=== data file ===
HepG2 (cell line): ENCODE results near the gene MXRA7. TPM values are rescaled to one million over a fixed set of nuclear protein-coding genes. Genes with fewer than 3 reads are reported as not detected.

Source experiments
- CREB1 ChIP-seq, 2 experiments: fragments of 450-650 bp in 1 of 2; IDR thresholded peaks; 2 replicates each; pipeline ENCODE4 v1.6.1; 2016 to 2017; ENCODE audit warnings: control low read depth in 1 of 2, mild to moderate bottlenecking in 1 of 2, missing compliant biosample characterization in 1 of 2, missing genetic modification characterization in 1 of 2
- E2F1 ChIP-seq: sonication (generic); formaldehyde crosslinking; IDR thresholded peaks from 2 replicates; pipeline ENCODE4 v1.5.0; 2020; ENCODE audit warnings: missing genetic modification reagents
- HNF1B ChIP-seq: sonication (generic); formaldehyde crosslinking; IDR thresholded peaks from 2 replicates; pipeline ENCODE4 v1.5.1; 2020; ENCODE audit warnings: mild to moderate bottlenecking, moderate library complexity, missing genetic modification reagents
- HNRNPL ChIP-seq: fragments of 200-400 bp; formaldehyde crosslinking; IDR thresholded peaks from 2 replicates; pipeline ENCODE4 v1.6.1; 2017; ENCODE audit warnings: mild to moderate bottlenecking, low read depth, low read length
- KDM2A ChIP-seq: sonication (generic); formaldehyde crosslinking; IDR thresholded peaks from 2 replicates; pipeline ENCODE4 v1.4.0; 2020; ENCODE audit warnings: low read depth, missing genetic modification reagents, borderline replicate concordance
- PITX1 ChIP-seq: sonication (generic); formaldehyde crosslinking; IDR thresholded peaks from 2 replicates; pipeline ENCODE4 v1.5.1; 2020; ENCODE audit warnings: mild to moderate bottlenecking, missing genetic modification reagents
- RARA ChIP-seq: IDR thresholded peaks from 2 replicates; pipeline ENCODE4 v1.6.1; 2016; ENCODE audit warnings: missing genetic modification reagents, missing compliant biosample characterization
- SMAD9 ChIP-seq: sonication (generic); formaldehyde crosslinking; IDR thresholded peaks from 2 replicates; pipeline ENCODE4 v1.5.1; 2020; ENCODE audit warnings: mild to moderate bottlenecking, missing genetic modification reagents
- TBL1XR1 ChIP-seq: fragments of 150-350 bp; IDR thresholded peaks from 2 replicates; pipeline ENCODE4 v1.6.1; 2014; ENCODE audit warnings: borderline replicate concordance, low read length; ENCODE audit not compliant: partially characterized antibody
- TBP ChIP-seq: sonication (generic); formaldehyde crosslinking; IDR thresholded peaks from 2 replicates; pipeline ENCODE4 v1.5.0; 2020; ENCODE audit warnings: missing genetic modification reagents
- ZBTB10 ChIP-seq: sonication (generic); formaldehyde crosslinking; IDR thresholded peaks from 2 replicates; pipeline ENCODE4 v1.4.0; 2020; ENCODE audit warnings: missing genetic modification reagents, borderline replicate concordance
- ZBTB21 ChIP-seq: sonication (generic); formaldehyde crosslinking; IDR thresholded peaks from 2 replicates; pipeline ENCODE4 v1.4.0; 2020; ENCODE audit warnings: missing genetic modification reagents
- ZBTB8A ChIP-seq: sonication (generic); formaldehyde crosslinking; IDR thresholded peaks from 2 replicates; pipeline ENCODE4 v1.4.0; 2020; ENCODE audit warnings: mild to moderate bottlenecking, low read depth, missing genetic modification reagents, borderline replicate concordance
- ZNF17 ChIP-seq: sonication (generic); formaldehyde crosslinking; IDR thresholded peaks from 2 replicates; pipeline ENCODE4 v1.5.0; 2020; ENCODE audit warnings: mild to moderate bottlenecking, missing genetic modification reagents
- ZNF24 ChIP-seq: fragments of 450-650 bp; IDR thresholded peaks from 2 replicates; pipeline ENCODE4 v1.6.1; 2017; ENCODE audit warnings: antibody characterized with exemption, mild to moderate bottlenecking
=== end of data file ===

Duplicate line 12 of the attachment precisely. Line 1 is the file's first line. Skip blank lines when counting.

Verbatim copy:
- TBP ChIP-seq: sonication (generic); formaldehyde crosslinking; IDR thresholded peaks from 2 replicates; pipeline ENCODE4 v1.5.0; 2020; ENCODE audit warnings: missing genetic modification reagents